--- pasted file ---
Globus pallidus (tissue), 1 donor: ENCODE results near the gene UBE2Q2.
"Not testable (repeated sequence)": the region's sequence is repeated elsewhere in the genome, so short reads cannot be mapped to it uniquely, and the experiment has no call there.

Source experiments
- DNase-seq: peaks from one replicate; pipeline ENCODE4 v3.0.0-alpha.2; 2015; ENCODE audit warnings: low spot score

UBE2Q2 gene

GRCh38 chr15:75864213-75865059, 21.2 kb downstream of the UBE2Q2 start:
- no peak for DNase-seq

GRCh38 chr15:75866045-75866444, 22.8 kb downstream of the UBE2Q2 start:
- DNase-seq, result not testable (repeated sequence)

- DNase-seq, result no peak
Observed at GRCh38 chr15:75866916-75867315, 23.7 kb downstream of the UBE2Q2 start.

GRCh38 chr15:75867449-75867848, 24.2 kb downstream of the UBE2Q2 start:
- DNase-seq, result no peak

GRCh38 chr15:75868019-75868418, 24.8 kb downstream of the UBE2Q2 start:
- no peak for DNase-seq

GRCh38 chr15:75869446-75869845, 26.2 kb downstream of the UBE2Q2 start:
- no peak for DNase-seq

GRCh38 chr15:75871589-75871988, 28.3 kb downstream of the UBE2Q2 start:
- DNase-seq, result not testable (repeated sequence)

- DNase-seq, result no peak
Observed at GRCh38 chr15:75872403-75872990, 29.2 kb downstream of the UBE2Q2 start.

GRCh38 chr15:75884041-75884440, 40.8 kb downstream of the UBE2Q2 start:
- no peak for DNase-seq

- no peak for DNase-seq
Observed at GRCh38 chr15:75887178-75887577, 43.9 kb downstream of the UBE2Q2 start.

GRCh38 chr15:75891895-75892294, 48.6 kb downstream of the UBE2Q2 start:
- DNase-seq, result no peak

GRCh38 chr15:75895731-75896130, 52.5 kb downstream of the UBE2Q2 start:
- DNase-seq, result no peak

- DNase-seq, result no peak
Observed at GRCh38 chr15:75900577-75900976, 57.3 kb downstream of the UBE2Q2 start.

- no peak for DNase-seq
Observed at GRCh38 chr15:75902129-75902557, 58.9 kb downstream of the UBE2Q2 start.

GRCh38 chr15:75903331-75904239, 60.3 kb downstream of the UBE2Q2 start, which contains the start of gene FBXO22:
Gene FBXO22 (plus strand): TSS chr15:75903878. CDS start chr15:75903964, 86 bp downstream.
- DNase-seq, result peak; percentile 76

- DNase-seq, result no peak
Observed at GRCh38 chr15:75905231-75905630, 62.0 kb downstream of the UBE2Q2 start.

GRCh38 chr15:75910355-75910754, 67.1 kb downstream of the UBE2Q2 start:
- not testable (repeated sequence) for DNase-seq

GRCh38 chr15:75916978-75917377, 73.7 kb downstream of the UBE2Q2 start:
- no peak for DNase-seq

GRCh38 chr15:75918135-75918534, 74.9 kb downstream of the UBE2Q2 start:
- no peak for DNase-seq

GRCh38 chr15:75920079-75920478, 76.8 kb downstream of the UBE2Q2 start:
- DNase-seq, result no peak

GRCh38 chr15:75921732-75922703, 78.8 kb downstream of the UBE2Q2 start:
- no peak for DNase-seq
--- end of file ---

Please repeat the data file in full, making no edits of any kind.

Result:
Globus pallidus (tissue), 1 donor: ENCODE results near the gene UBE2Q2.
"Not testable (repeated sequence)": the region's sequence is repeated elsewhere in the genome, so short reads cannot be mapped to it uniquely, and the experiment has no call there.

Source experiments
- DNase-seq: peaks from one replicate; pipeline ENCODE4 v3.0.0-alpha.2; 2015; ENCODE audit warnings: low spot score

UBE2Q2 gene

GRCh38 chr15:75864213-75865059, 21.2 kb downstream of the UBE2Q2 start:
- no peak for DNase-seq

GRCh38 chr15:75866045-75866444, 22.8 kb downstream of the UBE2Q2 start:
- DNase-seq, result not testable (repeated sequence)

- DNase-seq, result no peak
Observed at GRCh38 chr15:75866916-75867315, 23.7 kb downstream of the UBE2Q2 start.

GRCh38 chr15:75867449-75867848, 24.2 kb downstream of the UBE2Q2 start:
- DNase-seq, result no peak

GRCh38 chr15:75868019-75868418, 24.8 kb downstream of the UBE2Q2 start:
- no peak for DNase-seq

GRCh38 chr15:75869446-75869845, 26.2 kb downstream of the UBE2Q2 start:
- no peak for DNase-seq

GRCh38 chr15:75871589-75871988, 28.3 kb downstream of the UBE2Q2 start:
- DNase-seq, result not testable (repeated sequence)

- DNase-seq, result no peak
Observed at GRCh38 chr15:75872403-75872990, 29.2 kb downstream of the UBE2Q2 start.

GRCh38 chr15:75884041-75884440, 40.8 kb downstream of the UBE2Q2 start:
- no peak for DNase-seq

- no peak for DNase-seq
Observed at GRCh38 chr15:75887178-75887577, 43.9 kb downstream of the UBE2Q2 start.

GRCh38 chr15:75891895-75892294, 48.6 kb downstream of the UBE2Q2 start:
- DNase-seq, result no peak

GRCh38 chr15:75895731-75896130, 52.5 kb downstream of the UBE2Q2 start:
- DNase-seq, result no peak

- DNase-seq, result no peak
Observed at GRCh38 chr15:75900577-75900976, 57.3 kb downstream of the UBE2Q2 start.

- no peak for DNase-seq
Observed at GRCh38 chr15:75902129-75902557, 58.9 kb downstream of the UBE2Q2 start.

GRCh38 chr15:75903331-75904239, 60.3 kb downstream of the UBE2Q2 start, which contains the start of gene FBXO22:
Gene FBXO22 (plus strand): TSS chr15:75903878. CDS start chr15:75903964, 86 bp downstream.
- DNase-seq, result peak; percentile 76

- DNase-seq, result no peak
Observed at GRCh38 chr15:75905231-75905630, 62.0 kb downstream of the UBE2Q2 start.

GRCh38 chr15:75910355-75910754, 67.1 kb downstream of the UBE2Q2 start:
- not testable (repeated sequence) for DNase-seq

GRCh38 chr15:75916978-75917377, 73.7 kb downstream of the UBE2Q2 start:
- no peak for DNase-seq

GRCh38 chr15:75918135-75918534, 74.9 kb downstream of the UBE2Q2 start:
- no peak for DNase-seq

GRCh38 chr15:75920079-75920478, 76.8 kb downstream of the UBE2Q2 start:
- DNase-seq, result no peak

GRCh38 chr15:75921732-75922703, 78.8 kb downstream of the UBE2Q2 start:
- no peak for DNase-seq